ignorance and lukewarm faith, Father Vianney dedicated himself to "the source and summit of the Christian life" (Lumen
gentium, n. 11), and began enhancing the worship of God on Sundays. He identified the lack of a God ward orientation in
the people as the primary problem. Thus he set about to sanctify the Lord's Day to help the people reorder their
priorities. Since people were not coming to Mass on Sundays, he began to beautify the parish church, making it
attractive to people. The place of the Eucharist was to be a place of the beautiful. He even used his own money to
purchase a new altar and statuary. He spared no expense in acquiring sumptuous vestments for the liturgy though he
himself wore a threadbare cassock. He who was not finicky at what he ate was quite picky about the quality of materials
that went into the parish church. Some may criticize this practice in that the money could be spent on the poor;
however, we find the Curè just as generous with the poor. He would find it strange that we parish priests would lament
the cost of marble for the sanctuary, and then vote pay increases for ourselves at presbyteral council
His manner of celebrating the Divine Mysteries was radiant. His love of the Mass could be read on his
face. He was authentic, allowing himself to smile or weep however the mysteries moved him. He was reverent and precise.
He did not strive after relevant liturgies; he strove for beautiful ones. Following the teaching of the Council of
Trent, he strove to instill in his congregation a love and understanding of the liturgy and other sacred rites through
his manner of celebrating and his preaching.
His preaching was clear and focused on the central mysteries of the
faith. Most of the deacons in the discussion group mentioned that the Curè did not mince words in his preaching or
teaching. He worked hard weaving his sermons through hours of study and it was not uncommon early on in his ministry for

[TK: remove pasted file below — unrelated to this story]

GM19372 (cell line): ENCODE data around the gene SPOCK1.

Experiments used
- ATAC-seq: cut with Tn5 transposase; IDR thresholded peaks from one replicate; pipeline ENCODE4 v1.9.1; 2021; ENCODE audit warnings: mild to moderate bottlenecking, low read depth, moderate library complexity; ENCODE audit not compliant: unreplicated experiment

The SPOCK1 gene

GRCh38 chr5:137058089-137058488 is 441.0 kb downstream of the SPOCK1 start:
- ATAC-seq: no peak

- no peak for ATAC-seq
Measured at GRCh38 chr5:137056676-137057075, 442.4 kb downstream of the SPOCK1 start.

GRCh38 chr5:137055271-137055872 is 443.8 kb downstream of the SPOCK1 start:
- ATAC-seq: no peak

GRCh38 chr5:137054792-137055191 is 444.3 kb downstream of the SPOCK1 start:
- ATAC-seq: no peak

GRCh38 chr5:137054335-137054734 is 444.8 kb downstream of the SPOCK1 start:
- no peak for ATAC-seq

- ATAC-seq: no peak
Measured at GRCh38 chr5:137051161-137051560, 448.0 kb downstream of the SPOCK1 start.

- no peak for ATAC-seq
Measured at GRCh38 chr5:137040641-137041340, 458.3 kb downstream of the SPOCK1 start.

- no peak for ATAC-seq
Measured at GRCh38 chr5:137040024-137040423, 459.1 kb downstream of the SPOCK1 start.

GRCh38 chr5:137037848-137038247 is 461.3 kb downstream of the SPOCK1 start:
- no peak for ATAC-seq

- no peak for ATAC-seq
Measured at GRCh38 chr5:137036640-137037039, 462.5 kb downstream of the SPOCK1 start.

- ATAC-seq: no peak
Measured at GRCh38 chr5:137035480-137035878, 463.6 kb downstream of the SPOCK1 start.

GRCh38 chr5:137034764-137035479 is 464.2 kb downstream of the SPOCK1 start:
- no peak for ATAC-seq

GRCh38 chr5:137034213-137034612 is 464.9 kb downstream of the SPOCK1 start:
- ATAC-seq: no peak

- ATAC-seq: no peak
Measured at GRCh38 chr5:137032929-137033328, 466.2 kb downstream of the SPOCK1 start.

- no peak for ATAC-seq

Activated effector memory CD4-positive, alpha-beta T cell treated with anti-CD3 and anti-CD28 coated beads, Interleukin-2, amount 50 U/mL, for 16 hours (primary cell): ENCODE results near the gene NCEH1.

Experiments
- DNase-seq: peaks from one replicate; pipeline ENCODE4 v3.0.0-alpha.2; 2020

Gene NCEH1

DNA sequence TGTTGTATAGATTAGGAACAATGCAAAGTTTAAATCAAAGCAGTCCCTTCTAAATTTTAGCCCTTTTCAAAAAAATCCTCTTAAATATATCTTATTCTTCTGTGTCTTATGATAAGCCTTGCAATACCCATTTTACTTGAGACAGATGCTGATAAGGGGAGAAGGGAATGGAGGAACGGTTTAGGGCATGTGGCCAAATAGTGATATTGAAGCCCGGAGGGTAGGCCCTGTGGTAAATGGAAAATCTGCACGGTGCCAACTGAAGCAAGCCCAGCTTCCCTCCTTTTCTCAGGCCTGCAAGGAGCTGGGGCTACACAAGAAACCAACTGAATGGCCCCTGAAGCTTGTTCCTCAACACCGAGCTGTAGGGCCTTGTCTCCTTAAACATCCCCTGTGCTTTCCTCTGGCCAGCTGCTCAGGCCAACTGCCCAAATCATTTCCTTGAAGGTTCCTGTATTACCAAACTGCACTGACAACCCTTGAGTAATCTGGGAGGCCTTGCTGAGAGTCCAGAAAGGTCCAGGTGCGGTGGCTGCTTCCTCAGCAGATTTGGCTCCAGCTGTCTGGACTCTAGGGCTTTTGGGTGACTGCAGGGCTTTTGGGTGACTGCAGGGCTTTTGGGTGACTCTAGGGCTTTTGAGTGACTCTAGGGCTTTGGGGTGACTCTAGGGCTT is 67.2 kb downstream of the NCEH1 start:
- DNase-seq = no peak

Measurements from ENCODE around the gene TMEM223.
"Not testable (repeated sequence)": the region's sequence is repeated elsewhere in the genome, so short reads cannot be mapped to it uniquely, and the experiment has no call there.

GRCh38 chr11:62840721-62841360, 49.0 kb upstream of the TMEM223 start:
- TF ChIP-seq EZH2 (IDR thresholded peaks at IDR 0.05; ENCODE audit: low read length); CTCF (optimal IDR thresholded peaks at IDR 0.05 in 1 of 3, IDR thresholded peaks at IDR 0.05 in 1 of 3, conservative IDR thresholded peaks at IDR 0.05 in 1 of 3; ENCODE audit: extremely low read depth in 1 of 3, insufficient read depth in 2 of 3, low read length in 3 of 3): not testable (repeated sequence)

him to spend several hours per week preparing the Sunday sermon. After writing it out on the vestment table in the
sacristy, he then struggled to commit it to memory. He used stories and images familiar to his people, especially
agrarian ones, to illustrate his points. He spoke their language and used the colloquial expressions of his
Father Vianney's passion and personality also shone in his preaching. The personal intensity of his
preaching was so great that it was not uncommon to see tears fall from his eyes or to hear him lose his voice. Depending
on the need, his words came across as challenging or consoling. Once he was asked, "Monsieur le Curè why is it that you
speak so softly when you pray and so loudly when you preach?" He replied, "Oh, the reason is that when I preach I speak
to people who are either deaf or asleep, but when I pray, I speak to the good God who is not deaf' (p. 132). The pulpit
also provided Father Vianney many opportunities for humility. Sometimes he got so lost in his delivery that he would
simply stop and come down from the pulpit without finishing.
A common error has been spread about Vianney, which
confuses his intellectual struggles with an anti-intellectual bent about him. It is true that Vianney struggled with
Latin. Yet his Latin was undoubtedly better than most of ours today. Another reason for his academic struggles was that
he did not go to the seminary until his mid twenties. As we know, it is easier to learn when we are young. Though he
struggled academically, he was an intelligent man. During his ministry, Vianney maintained the habit of reading and
studying until the demands of the confessional consumed the bulk of his waking time. When he died, he had over 300 books
in his personal library--hardly evidence of an anti intellectual.
Along with beautifying the liturgy and working
hard in preaching, he set about developing an organized approach to catechize the youth. Unfortunately First Communion
had become but a formality and passing event in their lives. He used the wise tactics of a pastor to get them to come
initially: "He who arrives first in church shall have a [holy] picture" (p. 128). He challenged parents to take
responsibility for the spiritual life of their children, and did all the catechizing personally until an assistant was
given to him some twenty seven years later. Obviously the small size of his parish allowed him to do it. After only a
few years, it was known that the children of Ars knew their catechism better than any in the surrounding
Strike Problems at Their Root Causes
At first glance, the social problems in
Ars were obvious: destitution, indifference, lack of charity, everyday life consumed by work, etc. The Curè of Ars,
whether consciously or intuitively, understood these as symptoms of a much deeper cause. Social woes had their roots in
a spiritual problem: the Lord was not the center of their lives.
St. John Vianney seemed to have a good grasp of
the prophetic aspect of the priest's ministry. When he went about challenging the status quo of the village, he had the
courage and fortitude to see it through because his life was first immersed in Christ through his own conversion, prayer
and asceticism. As a result, the initial criticism and resistance that met him, though discouraging, did not sway him.
Here one can see how his pastoral plan builds on itself: effective renewal in the parish is built upon the priest's